Thomas Hope: Regency Designer
"a fascinating amalgam of decorative details, ornament, and influences from antiquity and British and Continental European art, architecture, and design"
Designer, patron, collector, and author Thomas Hope (1769–1831) is one of the major figures in the history of British design and had a profound impact in Britain. Hope helped shape and define what became known as the British Regency, a mode of design and decoration that continues to be influential. Despite the key role he played in the fields of interior decoration, design, and decorative arts, however, Hope’s significance has been largely overlooked. This exhibition examined his incomparable contribution and the remarkable works of art that he collected and that were created under his patronage. It also further extended the Bard Graduate Center’s international reputation for organizing exhibitions on underrecognized aspects of British design culture and history.
The exhibition conveyed how Hope fostered the Regency, a fascinating amalgam of decorative details, ornament, and influences from antiquity and British and Continental European art, architecture, and design. The approximately 140 loans on view revealed the outstanding scope and complexity of Hope’s contribution to the Regency. They included furniture, inspired by models from antiquity and designed by Hope; antique and neoclassical sculpture by Thorvaldsen and Canova, among others, as well as several Roman-Egyptian sculptures; a group of classical vases from the Sir William Hamilton collection; fascinating silver and other metalwork; and the exquisite portrait by Sir William Beechey, Thomas Hope, now in the National Portrait Gallery, London. All were shown against the brilliantly rich backgrounds used by Hope in his own home, Duchess Street, located in London. The exceptional loans came from the Benaki Museum, Athens; British Museum; Huntington Library Art Collections and Botanical Gardens; Metropolitan Museum of Art; National Gallery of Modern Art, New Delhi; National Portrait Gallery, London; V&A; and the Thorvaldsen Museum, Copenhagen, among others.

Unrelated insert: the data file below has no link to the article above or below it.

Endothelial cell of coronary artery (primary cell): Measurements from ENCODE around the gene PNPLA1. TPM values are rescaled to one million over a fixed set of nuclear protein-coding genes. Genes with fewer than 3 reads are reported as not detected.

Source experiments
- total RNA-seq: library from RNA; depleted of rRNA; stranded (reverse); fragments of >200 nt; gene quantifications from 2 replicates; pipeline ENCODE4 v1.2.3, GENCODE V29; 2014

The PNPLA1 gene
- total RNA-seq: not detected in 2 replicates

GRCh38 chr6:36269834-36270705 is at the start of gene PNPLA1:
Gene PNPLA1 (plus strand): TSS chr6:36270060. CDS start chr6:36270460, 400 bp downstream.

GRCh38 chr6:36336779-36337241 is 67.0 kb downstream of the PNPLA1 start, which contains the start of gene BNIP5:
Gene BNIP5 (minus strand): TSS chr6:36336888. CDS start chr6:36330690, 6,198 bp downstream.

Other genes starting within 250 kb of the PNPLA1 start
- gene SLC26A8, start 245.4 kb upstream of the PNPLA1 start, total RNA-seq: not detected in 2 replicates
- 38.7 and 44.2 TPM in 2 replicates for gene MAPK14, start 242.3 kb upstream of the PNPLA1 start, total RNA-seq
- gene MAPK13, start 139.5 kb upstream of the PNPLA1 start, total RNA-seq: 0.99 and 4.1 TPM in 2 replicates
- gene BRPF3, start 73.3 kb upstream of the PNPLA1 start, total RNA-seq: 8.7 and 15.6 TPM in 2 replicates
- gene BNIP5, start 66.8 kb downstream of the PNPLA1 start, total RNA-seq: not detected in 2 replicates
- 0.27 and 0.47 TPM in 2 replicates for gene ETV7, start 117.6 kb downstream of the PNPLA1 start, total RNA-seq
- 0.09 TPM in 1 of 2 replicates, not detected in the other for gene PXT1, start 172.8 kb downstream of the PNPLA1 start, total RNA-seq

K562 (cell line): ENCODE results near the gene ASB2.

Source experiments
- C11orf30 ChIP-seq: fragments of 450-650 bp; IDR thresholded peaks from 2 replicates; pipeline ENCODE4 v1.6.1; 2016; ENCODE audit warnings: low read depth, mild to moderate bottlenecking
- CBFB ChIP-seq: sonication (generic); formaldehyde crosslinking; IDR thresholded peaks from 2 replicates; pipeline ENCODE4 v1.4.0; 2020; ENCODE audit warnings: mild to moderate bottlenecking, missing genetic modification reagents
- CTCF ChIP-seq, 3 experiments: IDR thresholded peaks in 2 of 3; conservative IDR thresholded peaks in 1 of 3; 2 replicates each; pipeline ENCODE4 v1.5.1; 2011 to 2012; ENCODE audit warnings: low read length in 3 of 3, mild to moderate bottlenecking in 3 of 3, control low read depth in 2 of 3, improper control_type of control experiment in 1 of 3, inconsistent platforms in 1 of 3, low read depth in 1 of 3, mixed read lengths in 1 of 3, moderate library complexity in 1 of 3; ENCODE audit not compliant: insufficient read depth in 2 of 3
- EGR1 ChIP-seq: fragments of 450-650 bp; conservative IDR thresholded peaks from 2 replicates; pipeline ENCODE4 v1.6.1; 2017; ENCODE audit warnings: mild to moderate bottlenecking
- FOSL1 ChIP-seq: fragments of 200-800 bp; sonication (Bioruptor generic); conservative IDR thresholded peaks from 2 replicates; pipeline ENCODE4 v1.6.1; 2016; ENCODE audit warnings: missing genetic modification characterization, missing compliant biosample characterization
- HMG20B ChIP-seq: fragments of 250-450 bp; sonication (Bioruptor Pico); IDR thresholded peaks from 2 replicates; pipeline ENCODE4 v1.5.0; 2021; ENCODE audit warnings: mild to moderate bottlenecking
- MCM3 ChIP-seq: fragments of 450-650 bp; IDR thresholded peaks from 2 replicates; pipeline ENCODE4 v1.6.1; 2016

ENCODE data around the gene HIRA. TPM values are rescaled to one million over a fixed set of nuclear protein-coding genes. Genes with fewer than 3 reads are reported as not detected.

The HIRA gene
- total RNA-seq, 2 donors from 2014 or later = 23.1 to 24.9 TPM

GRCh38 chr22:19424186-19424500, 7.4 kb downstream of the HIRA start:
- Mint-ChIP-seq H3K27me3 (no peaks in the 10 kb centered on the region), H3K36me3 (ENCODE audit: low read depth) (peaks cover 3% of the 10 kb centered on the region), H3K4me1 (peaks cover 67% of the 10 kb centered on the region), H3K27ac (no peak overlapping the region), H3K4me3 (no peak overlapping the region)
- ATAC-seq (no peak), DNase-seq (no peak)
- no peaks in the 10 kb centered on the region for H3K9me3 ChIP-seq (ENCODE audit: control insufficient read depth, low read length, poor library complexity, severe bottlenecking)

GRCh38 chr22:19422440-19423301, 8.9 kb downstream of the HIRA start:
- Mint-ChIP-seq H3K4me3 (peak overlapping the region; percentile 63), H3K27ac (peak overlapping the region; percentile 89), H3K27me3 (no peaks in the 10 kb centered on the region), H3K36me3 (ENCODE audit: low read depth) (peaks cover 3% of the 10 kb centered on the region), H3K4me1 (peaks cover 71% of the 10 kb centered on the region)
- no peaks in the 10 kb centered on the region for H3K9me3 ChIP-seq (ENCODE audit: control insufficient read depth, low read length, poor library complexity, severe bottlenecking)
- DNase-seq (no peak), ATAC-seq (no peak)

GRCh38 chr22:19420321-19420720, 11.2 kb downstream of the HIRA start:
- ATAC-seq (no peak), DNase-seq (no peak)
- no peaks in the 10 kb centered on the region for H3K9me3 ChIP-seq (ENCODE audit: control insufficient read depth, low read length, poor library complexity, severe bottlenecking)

Object of the Month
A richly illustrated catalogue, Thomas Hope: Regency Designer, edited by David Watkin and Philip Hewat-Jaboor and published by the Bard Graduate Center with Yale University Press, accompanied the exhibition. The book contains previously unpublished material that reveals the multifaceted nature of Hope’s influence on the British Regency in 15 scholarly essays, from “Thomas Hope and the Neoclassical Revolution” (Philip Mansel, independent scholar, London) and “Thomas Hope’s Furniture: ‘A Delightful and Varied Significance of Shape and Embellishment’” (Frances Collard, Victoria & Albert Museum, London) to “The Tragic Mask of Anastasius/Selim: A New Introduction to Hope’s Novel” (Jerry Nolan, independent scholar, London) and “The Afterlife of Hope” (David Watkin and Frances Collard).
Object of the Month showcases a particular object from an exhibition at the BGC with a commentary written by a curator, professor, student or guest. The visitor is able to look very closely at the object, sometimes even more closely than is possible in the gallery itself, while being guided through its nature and history. This combination of intensive investigation of the object and extensive examination of its context represent guiding principles at work in the gallery and classrooms of the BGC.
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